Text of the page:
Students Andrew Knapman CPA Program

Five practical tips for when you’re writing CPA PEP exams

Here’s how CPA BC student Andrew Knapman found success on his CPA exams

Author: Andrew Knapman

Editor's Note, 2021: Since the writing of this column in 2018, exams are no longer uploaded. USBs are not used either.

VANCOUVER, May 10, 2018 – So you’ve read the case study, you’re bent over your laptop, and you’re ready to answer the questions on your exam in the chartered professional accountant professional education program (CPA PEP). I would wish you luck but, to be honest, what you need is a strategy, not luck.

If you’ve been following my blog posts, you already know that, just like you, I’m working my way through the program and I’m doing well. So here are five practical tips for actually writing your CPA PEP exams, from someone who has been there, done that.

1.  Move on if you’re stuck.
Core 1 and 2 exams have a heavy focus on multiple choice questions (75 per cent) and one case study (25 per cent). You might have around two minutes to answer each MCQ on average, so dilly-dallying is a threat to whether you will complete the exam.

If you are stuck on an MCQ for more than a couple of minutes, leave it for later and come back to it if you have the time. If worst comes to worst and you’ve left a few questions unanswered, rush through the unanswered ones at the end of the exam and answer with your best guess.

2.  Don’t open the CPA Handbook or Income Tax Act.
It’s likely that, somewhere in your answers, you will have to refer to the Handbook or ITA, and accredit an accounting or tax rule to its source. But if you open the Handbook or ITA at any point to do so, you are wasting precious exam time.

You either need to know exactly to what you are referring, or simply state something like “as per IFRS, revenue should only be recognized when …” and move on. I have never referenced a specific section in the Handbook and I’ve passed with distinction so far.

3.  Manage and manipulate your time.
There are opportunities in any CPA exam to “gain” time. By this I mean answering some questions faster than the CPA program expects you to, giving you more time for others. Personally, I feel the CPA allows too much time for MCQs and too little for case studies. In this regard, I always do the MCQs first and much faster than the CPA expects.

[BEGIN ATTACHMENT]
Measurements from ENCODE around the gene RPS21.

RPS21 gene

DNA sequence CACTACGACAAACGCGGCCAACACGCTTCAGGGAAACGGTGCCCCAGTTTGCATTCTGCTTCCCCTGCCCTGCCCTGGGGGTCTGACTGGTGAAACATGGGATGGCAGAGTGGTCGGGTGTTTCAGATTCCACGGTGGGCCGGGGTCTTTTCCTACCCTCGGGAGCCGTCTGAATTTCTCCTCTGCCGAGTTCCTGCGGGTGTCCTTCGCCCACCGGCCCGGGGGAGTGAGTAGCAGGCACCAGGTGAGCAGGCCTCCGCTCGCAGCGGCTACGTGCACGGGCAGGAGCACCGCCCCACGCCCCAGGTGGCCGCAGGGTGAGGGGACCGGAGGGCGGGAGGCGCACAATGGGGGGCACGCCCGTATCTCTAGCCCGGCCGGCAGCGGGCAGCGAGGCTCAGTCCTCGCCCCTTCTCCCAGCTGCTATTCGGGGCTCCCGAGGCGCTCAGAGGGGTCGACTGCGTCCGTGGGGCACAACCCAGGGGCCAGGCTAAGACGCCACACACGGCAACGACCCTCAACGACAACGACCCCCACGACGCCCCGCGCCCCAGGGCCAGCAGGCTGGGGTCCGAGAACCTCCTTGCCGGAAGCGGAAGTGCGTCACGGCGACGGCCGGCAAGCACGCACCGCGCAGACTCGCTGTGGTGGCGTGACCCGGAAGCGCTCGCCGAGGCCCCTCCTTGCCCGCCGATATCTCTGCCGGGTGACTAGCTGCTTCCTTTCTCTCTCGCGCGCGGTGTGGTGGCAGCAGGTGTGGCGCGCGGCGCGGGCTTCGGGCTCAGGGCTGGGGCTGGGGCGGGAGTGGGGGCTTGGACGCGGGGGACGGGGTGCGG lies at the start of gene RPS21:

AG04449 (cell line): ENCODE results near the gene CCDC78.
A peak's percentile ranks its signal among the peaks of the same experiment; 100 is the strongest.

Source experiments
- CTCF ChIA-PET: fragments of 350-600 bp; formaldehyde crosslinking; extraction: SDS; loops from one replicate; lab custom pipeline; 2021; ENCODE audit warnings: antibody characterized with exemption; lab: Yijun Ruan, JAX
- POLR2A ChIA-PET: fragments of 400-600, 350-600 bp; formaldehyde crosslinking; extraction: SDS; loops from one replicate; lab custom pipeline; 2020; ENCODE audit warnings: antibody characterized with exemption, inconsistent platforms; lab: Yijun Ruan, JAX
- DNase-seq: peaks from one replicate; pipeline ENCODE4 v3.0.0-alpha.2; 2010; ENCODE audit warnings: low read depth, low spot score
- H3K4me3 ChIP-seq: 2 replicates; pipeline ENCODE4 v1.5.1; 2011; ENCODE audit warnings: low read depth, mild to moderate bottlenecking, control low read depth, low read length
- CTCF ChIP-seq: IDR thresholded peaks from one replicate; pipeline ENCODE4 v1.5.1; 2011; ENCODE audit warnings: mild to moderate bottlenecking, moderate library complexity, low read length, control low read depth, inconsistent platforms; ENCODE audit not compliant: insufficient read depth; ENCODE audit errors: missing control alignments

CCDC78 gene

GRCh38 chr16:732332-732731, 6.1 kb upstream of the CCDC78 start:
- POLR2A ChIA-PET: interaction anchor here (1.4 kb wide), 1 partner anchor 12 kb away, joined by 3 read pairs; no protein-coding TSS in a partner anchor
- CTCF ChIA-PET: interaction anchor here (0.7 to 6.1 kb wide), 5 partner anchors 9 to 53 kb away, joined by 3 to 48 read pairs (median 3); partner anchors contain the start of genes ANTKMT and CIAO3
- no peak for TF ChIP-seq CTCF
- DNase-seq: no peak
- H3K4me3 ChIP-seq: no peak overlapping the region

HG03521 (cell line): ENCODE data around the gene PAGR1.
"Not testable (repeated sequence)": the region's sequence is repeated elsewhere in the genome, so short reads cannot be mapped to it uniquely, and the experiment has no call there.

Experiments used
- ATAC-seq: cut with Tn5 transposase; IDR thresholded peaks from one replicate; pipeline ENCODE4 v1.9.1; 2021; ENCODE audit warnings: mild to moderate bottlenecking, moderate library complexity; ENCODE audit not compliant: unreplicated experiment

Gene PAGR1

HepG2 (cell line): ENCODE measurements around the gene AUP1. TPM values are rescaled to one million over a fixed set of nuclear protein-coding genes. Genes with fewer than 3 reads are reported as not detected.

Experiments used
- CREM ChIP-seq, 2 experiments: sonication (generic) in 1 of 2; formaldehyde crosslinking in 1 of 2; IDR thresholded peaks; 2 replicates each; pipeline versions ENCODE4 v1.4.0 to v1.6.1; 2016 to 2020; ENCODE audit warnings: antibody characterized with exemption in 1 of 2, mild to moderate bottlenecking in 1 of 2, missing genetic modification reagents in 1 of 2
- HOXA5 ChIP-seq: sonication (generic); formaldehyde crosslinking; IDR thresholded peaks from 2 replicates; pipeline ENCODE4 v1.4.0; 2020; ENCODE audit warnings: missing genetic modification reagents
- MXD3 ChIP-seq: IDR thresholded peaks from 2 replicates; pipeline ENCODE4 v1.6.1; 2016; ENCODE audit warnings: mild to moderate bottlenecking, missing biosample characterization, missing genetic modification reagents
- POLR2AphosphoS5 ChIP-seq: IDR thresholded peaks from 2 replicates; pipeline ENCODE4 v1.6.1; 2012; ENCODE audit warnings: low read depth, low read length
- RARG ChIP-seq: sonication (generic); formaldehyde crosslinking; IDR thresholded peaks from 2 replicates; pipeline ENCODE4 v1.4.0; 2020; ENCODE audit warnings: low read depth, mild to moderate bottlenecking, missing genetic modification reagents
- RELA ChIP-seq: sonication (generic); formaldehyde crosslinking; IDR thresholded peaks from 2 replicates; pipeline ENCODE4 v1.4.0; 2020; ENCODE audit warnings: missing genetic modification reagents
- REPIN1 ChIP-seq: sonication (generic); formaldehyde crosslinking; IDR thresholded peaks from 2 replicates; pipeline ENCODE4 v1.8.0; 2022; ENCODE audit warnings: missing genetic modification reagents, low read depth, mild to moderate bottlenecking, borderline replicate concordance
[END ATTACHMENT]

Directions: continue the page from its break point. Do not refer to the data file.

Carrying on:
For example, I typically finished the Core exam MCQs in around 150 minutes rather than 180 minutes, giving me an additional 30 minutes for the case study. This tactic is easiest in Core 1 and 2, when there are a lot of MCQs, but it’s less easy in the electives, where there are more cases.

4.  Always use pros and cons.
You can get easy marks in any CPA exam simply by discussing the pros and cons of alternatives. Nearly every case asks you to analyze alternatives and, while the quantitative analysis might be tricky, the qualitative analysis should be easy marks. Always list three pros and three cons for each alternative. This should take no longer than a few minutes and is a sure-fire way to tick a few boxes.

5.  Tell them what they already know.
Another easy way to get marks is by simply telling markers what they already know. This is usually done in the “issue” phase of the CPA way. If you simply summarize and regurgitate what the problem at hand is at the beginning of your answer, as well as writing a few issues that you need to analyze, you will undoubtedly earn some easy marks.

Sometimes you might have to get fancy and put it in a SWOT analysis but all you are really doing is taking case facts and organizing them in such a way that the marker can see you understand the case and how to approach it.

After The Exam

I don’t really have much advice for after the exam other than making sure you upload your exam file before you get slapped with a $200 fine. Now’s the time to discuss with your peers how crappy the exam was and to relax. Treat yourself to a lunch out and take it easy for two weeks until you get your mark. There’s no point in worrying about something outside of your control, so why bother?

If you are taking back-to-back courses, you will likely only get about three weeks off, so use this time to re-energize. Don’t study and don’t worry about the CPA program at all for these weeks. Heck, now’s a good time to take a vacation!

Andrew Knapman lives in Vancouver, B.C. and is a student in the CPA Professional Education Program through CPA BC. The views expressed in this guest blog are his own. Connect with Andrew through his LinkedIn profile and follow him on his journey to becoming a Chartered Professional Accountant through future blog postings on Canadian Accountant.

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